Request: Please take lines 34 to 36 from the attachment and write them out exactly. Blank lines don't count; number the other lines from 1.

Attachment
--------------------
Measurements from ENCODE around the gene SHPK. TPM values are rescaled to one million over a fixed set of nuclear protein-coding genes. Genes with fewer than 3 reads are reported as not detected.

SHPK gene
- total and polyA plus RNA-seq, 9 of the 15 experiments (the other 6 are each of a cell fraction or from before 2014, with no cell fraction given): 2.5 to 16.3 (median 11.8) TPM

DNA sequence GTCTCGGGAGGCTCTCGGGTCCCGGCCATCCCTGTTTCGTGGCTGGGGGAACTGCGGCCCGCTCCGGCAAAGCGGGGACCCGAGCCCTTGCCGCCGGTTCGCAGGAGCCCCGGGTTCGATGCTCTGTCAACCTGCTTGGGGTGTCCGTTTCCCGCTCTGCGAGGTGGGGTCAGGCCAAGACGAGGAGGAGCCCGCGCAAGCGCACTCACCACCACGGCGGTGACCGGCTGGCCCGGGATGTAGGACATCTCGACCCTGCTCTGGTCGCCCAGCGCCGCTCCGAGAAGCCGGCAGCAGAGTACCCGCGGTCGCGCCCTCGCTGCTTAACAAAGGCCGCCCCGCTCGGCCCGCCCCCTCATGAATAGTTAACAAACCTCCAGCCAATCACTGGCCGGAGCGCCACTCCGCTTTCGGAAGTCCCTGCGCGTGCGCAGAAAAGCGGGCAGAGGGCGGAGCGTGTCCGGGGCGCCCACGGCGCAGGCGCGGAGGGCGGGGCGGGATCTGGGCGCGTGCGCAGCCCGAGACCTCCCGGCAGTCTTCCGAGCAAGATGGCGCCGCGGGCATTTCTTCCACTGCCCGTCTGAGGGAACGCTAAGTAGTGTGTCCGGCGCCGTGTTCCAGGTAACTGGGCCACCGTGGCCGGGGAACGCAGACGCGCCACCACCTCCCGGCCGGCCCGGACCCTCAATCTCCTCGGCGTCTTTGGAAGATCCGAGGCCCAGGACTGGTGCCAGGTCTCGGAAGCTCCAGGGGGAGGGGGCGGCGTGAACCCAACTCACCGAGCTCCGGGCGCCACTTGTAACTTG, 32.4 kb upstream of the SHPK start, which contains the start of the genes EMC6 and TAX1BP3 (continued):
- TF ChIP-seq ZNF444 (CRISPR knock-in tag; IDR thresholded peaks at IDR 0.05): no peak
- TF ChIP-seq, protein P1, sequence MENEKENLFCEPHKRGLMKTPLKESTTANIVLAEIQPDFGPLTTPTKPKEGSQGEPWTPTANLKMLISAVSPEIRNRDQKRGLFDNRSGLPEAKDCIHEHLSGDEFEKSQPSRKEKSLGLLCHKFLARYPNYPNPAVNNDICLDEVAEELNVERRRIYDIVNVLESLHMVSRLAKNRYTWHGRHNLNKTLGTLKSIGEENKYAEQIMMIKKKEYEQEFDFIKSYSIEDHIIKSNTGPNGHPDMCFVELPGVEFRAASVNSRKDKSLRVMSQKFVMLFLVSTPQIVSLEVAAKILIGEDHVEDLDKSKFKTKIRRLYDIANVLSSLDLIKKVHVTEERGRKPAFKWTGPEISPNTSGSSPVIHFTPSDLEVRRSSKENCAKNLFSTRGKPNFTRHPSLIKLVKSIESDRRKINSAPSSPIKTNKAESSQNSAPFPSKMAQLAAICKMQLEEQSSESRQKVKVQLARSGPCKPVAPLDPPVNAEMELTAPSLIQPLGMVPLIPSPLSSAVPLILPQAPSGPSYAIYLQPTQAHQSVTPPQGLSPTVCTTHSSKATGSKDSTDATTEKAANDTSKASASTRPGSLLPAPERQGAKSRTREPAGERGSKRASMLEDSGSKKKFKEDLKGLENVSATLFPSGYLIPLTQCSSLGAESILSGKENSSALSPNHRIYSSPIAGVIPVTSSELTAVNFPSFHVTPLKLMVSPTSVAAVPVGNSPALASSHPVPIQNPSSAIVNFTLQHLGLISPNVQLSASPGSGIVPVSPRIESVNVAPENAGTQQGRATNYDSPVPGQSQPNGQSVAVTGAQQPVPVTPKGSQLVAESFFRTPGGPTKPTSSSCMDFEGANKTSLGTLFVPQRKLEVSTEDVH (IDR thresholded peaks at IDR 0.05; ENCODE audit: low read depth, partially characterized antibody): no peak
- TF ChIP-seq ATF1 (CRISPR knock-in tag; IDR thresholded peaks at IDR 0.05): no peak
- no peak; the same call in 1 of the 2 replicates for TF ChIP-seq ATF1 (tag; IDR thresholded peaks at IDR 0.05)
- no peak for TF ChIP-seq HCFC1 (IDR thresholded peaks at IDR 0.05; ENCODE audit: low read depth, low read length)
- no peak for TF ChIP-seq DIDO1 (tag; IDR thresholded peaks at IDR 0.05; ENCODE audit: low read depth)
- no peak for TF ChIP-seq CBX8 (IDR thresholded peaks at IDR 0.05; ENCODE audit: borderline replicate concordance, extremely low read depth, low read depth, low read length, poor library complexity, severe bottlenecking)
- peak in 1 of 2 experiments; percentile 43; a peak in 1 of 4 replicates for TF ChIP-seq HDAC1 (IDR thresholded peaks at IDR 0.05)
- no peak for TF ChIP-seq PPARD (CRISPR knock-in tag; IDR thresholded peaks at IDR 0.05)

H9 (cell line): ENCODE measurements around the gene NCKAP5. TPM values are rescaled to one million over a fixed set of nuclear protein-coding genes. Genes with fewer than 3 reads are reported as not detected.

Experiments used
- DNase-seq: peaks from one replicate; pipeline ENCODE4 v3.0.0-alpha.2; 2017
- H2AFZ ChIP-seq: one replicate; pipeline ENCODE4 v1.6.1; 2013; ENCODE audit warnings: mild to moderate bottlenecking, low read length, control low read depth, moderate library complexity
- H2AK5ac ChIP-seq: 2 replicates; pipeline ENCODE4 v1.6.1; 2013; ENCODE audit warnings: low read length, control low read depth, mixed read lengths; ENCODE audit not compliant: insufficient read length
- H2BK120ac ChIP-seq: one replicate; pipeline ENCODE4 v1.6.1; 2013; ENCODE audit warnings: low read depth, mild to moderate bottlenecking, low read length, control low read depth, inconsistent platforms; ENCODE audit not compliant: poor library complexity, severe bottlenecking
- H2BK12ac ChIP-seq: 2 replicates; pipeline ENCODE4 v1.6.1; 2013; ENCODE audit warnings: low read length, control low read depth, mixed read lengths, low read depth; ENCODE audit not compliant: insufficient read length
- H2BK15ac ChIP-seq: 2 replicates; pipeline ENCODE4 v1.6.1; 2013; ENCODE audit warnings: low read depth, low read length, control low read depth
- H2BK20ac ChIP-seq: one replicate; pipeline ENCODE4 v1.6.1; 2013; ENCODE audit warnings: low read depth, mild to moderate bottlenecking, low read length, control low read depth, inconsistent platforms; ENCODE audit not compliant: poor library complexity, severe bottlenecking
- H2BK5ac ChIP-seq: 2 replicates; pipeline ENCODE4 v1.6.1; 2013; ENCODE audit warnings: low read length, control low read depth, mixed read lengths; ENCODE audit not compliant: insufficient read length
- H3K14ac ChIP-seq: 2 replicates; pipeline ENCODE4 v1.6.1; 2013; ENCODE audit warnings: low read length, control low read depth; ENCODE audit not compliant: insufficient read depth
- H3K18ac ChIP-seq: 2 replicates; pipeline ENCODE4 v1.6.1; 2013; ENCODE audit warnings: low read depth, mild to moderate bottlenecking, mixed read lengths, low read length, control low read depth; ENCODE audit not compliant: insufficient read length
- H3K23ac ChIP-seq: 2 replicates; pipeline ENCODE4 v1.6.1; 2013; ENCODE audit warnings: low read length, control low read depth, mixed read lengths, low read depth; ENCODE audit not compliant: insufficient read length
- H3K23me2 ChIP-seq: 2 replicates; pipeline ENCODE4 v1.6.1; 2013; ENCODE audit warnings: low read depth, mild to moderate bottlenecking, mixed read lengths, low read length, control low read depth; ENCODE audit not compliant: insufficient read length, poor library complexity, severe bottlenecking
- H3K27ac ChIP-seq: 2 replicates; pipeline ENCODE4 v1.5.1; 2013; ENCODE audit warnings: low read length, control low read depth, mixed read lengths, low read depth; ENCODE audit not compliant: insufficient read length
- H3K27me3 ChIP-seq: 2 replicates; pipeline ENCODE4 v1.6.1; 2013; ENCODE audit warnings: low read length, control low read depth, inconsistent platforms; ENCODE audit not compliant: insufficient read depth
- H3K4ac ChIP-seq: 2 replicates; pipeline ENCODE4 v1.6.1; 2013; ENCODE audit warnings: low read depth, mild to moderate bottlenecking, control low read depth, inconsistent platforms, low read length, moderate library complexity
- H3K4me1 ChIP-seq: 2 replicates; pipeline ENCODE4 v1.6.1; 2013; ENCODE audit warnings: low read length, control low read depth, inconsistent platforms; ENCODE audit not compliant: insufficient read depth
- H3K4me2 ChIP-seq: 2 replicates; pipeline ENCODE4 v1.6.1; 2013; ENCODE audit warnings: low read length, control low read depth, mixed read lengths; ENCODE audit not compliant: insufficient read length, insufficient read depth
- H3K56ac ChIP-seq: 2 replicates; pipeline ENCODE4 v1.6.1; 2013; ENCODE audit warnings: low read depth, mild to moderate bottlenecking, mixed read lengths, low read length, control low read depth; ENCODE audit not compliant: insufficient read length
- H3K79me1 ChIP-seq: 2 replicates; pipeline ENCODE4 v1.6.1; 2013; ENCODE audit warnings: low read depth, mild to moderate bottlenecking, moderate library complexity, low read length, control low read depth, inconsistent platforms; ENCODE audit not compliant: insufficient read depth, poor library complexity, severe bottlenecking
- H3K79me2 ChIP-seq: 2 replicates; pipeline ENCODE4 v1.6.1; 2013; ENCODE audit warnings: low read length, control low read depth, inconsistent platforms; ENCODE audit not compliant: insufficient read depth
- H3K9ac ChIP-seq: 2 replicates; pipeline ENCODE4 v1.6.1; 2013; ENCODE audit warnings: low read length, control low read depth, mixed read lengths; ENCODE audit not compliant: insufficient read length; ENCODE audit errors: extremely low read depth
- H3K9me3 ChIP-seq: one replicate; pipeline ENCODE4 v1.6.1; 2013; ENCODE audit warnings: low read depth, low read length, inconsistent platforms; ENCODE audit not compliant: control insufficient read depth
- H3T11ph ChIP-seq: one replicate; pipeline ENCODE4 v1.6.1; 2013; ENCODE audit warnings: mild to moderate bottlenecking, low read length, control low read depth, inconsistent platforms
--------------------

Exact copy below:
- H3K79me1 ChIP-seq: 2 replicates; pipeline ENCODE4 v1.6.1; 2013; ENCODE audit warnings: low read depth, mild to moderate bottlenecking, moderate library complexity, low read length, control low read depth, inconsistent platforms; ENCODE audit not compliant: insufficient read depth, poor library complexity, severe bottlenecking
- H3K79me2 ChIP-seq: 2 replicates; pipeline ENCODE4 v1.6.1; 2013; ENCODE audit warnings: low read length, control low read depth, inconsistent platforms; ENCODE audit not compliant: insufficient read depth
- H3K9ac ChIP-seq: 2 replicates; pipeline ENCODE4 v1.6.1; 2013; ENCODE audit warnings: low read length, control low read depth, mixed read lengths; ENCODE audit not compliant: insufficient read length; ENCODE audit errors: extremely low read depth